BEVERLY HILLS, Calif. — Viking Cruises has opened the books
on a new product line: Viking Expeditions, an expedition cruise line that will
set sail in 2022.
The line in its first year of operation will have two,
378-passenger ships. The Viking Octantis, scheduled to debut in January 2022,
will sail Antarctica and the U.S. Great Lakes. The Viking Polaris, due in August
2022, will cruise in Antarctica and the Svalbard region in the Arctic.
Vard, a Fincantieri subsidiary, will build the
Viking’s expedition ships will feature the Finse Terrace.
It had been anticipated that Viking was planning an
expedition line ever since it placed an order with Vard, which also was
constructing expedition ships for Ponant and Hapag-Lloyd.
Viking made the plans official during an event for trade and
media at the Hilton Beverly Hills Hotel, which featured a naming of Viking Jupiter cruise ship by
soprano Sissel Kyrkjebo and a brief performance. (The naming was conducted remotely, as the Jupiter is currently sailing near Ushaia, Argentina.)
In remarks from the stage, Viking chairman Torstein Hagen said that he had “long had the ambition to do something in Antarctica.” the company had been making plans for an expedition ship as early as 2013.
And there was applause when Hagen revealed plans for the Great Lakes cruises that take in ports such as Thunder Bay, Ontario; Milwaukee, Wisconsin; and Mackinac Island, Michigan, saying that “guests also like to cruise near home.” The ships are being built specifically to fit that water system’s locks.
Viking has also activated the URL viking.com, which include links to all three product lines.
At a Q&A session with press, Hagen said: “We have
one brand, so everybody really knows what they’re getting when they’re
getting a Viking product. I think that’s comfortable. From the get-go we
said we’re about exploring the world in comfort. So ‘exploring’ has
been part of our tagline. It’s a logical step at this time in our career.”
The Octantis and Polaris will do double duty as cruise ships
and research vessels. Viking said it will host researchers and scientists via partnerships
with the National Oceanic and Atmospheric Administration and the Cornell Lab of
Ornithology, among others. Another partnership is with the University of
Cambridge’s Scott Polar Research Institute, where Viking has created an
endowment, the Viking Chair of Polar Marine Geoscience, that supports the
institute’s graduate students.
As part of the endowment, scientists will conduct fieldwork
on the ships and interact with passengers.
A 430-square-foot space called the Laboratory will be “designed to support a broad
range of research activities,” Viking said. Guests will have supervised access
to the area.
Another view of the Finse Terrace outdoor lounge.
The Laboratory will overlook the Hangar, which Viking said will
be an industry first: an in-ship marina enabling the launch of small excursion
craft through the ship’s multiple shell doors, including an 85-foot slipway
that enables guests to embark rigid inflatable boats (RIBs) from a stable,
interior surface. The ships will carry Zodiac craft, kayaks and two
In the rendering Hagen showed to guests at the Hilton, he pointed out with a smile the color of the submersibles. “We have a yellow submarine.”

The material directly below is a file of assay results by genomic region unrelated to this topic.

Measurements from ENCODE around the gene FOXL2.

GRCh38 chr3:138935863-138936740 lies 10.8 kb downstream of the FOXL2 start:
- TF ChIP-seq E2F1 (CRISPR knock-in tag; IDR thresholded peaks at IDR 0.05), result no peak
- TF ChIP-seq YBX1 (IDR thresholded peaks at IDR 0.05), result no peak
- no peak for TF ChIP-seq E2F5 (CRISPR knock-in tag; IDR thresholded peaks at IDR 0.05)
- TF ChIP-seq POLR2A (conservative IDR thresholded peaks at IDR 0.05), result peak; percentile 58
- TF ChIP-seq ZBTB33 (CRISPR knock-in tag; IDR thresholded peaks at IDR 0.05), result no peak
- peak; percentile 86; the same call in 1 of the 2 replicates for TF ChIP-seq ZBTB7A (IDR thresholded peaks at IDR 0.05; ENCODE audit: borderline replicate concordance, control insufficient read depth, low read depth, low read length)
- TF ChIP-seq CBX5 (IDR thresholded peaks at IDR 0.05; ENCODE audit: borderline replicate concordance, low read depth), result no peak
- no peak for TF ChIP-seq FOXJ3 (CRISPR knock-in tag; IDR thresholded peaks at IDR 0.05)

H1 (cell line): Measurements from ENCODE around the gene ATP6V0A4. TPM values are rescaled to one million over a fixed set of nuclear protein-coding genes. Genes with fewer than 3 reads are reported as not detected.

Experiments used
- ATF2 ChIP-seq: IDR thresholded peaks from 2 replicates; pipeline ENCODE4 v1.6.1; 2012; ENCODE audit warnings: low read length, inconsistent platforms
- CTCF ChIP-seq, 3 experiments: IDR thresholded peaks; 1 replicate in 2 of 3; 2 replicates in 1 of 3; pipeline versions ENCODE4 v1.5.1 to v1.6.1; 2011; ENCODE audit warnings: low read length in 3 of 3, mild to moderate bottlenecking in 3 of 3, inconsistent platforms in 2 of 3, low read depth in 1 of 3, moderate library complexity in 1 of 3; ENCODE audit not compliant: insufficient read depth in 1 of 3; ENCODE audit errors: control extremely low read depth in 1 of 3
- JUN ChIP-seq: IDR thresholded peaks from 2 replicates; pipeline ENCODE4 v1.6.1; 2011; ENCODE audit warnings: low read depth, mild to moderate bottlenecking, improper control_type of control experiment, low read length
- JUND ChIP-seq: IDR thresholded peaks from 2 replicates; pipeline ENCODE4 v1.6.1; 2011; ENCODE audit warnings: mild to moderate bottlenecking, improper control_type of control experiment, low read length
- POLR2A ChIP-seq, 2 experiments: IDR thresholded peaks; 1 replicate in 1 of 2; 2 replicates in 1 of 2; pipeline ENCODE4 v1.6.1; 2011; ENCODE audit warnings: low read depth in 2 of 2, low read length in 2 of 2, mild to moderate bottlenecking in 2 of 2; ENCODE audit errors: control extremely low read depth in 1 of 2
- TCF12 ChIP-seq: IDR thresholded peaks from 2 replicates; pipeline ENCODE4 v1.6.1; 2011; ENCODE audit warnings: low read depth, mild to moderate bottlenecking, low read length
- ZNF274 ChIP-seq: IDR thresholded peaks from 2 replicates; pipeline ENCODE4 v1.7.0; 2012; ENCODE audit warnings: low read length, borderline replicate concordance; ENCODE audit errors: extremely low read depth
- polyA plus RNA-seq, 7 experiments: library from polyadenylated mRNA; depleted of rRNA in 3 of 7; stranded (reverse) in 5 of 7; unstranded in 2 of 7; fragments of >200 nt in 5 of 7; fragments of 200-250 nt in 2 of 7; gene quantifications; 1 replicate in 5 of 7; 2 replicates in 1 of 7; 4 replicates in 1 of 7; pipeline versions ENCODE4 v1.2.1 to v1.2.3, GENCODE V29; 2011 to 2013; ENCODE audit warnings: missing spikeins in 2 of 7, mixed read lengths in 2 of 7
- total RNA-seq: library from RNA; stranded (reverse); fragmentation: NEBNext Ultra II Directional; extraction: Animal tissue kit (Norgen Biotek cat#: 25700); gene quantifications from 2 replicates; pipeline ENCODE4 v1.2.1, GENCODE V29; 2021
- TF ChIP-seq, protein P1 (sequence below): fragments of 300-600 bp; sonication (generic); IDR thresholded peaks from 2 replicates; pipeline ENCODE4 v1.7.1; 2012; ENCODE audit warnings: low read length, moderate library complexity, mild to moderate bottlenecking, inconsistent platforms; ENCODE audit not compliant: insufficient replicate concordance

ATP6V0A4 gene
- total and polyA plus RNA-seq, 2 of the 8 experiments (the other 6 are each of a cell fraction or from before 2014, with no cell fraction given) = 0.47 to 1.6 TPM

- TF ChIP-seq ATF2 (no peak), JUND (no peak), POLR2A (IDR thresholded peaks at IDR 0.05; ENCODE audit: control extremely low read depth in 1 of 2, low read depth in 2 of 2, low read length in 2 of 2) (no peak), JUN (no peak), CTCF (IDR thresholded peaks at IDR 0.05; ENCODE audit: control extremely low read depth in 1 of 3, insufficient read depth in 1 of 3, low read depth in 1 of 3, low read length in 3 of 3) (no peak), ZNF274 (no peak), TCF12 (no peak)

Viking said the ships would meet guidelines and requirements
from the International Association of Antarctica Tour Operators, the
Association of Arctic Expedition Cruise Operators and others. The ships’ straight
bows are expected to reduce fuel consumption. A dynamic positioning system will
enable the ships to hover over the seabed without anchoring.
Each passenger will be provided with a Viking Expedition Kit
with boots, binoculars and waterproof pants. They will have access to
satellite phones, VHF radios and excursion gear like trekking poles and
The expedition ships will feature the
Scandinavian design ethos seen on its river and ocean ships. Guests who have sailed Viking will recognize some of the public spaces on Octantis and Polaris. But there will be touches unique to
For example, the cabins will have what Viking called a Nordic Balcony:
a sun room where the top of the glass can be lowered to the open air. “You don’t need an outdoor balcony — it’s cold,” Hagen said. “We’ve taken that space and brought it inside.” He also showed off an image of the drying closet that will be in each cabin, for airing and drying items like wet expedition jackets and gear.
start at 222 square feet, but the top accommodation is the 1,223-square-foot
Owners Suite with a living room, six-seat dining table, 800-square-foot private
garden and traditional Norwegian wood-sided hot tub.
A rendering of the expedition ships’ pool deck.
Viking is designing the aft decks of the ships as a
combination lecture hall and outdoor lounge. The Aula auditorium is inspired by
the University of Oslo’s hall where Nobel Peace Prizes were awarded, and its
backdrop will be floor-to-ceiling windows with 270-degree views.
Adjacent to the Aula will be the Finse Terrace, an outdoor
lounge with couches and warming lava rock “firepits.” Viking said the two
spaces can be combined for “an unmatched alfresco experience for guests to be
immersed in nature.”
This report was updated to include remarks by Viking chairman Torstein Hagen.
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